Within the compass of a relatively short study (158 pages of text), Rodney Anderson has given us a sensitive, skillful, and provocative treatment of a major provincial city in Mexico on the cusp of the colonial and national periods. The book makes a major contribution to the burgeoning literature on the social and
demographic structure of Latin American cities in the early modern era. Basing his work in the main on an extensive and nearly complete manuscript census of Guadalajara carried out in 1821-22, supplemented with some other documentation from city records and an extensive range of secondary literature, Anderson has used statistical sampling and computer techniques to extract an amazing amount of interesting information bearing on the city’s demographic characteristics, its economic life, and its social geography.
Some of Anderson’s conclusions contradict the conventional wisdom about traditional Latin American cities. For one thing, he finds that there was a much greater degree of short-term physical mobility within the city—people and families moving from house to house—than one would have thought. For another, he concludes that even in apparently wealthy sections of Guadalajara the rich lived cheek-by-jowl with the poor. Less surprising is his conclusion that a large part of the city’s population was composed of recent migrants from small towns, villages, and the countryside. Aside from these and other interesting substantive findings, one of the book’s virtues is that it places Guadalajara in the comparative context of studies about traditional urban life in Europe, the United States, other areas in Mexico and Latin America, and even Canada. Furthermore, Anderson pays a good deal of attention to theoretical issues as raised in the work of Gideon Sjoberg and Peter Laslett, among other scholars. In fact, a polite disputation with Laslett provides part of the structure of the book’s argument. Anderson attempts to prove that Laslett’s revisionist contention—that the dominant mode in Western European household patterns for the last several centuries has been the nuclear, and not the extended or multigenerational, family—cannot be applied to Guadalajara, where the average size of the domestic unit (a term used by Anderson in preference to household or family) was rather larger than Laslett’s model would predict. Ultimately Anderson is not entirely successful in this effort, not so much because Laslett is right, as because his own evidence and argument are equivocal.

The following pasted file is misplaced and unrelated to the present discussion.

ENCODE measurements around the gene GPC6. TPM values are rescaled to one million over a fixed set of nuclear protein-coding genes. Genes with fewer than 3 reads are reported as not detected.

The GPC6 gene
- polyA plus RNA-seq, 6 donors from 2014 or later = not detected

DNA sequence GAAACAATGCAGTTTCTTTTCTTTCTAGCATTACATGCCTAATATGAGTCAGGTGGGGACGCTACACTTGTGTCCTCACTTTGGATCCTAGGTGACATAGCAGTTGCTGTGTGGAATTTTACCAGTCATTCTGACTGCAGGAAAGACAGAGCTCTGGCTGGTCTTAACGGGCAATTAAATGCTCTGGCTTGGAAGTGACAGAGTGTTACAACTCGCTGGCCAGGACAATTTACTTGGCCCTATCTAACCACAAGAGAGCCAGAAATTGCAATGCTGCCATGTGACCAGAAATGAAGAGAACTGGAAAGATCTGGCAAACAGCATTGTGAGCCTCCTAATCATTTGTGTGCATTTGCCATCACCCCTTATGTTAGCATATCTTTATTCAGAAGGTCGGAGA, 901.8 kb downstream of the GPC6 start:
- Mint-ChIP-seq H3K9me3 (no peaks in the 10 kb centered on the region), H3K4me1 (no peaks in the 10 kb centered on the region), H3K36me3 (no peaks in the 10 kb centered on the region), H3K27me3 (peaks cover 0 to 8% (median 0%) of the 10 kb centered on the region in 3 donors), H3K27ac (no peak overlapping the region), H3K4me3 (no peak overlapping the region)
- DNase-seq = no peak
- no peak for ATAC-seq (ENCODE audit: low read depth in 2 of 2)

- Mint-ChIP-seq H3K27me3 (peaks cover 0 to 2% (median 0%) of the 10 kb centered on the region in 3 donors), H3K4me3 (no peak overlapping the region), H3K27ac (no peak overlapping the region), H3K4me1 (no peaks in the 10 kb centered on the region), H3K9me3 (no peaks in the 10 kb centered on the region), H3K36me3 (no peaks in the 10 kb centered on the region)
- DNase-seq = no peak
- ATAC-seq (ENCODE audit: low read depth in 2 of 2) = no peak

Despite its many virtues, the book has some faults. At a few points the argument loses clarity or contradicts itself, or the author makes claims that seem hard to justify. For example, he tells us (p. 136) that creole social mobility depended on spatial mobility, which seems improbable enough, but contradicts himself shortly thereafter (p. 138). Also, the generally well-written text is marred at points by a surprising opacity, and some of the numerous statistical tables are difficult to read. On the whole, however, this is an interesting and rewarding study that should appeal to a wide audience, including historical demographers, colonialists, and urban historians in general.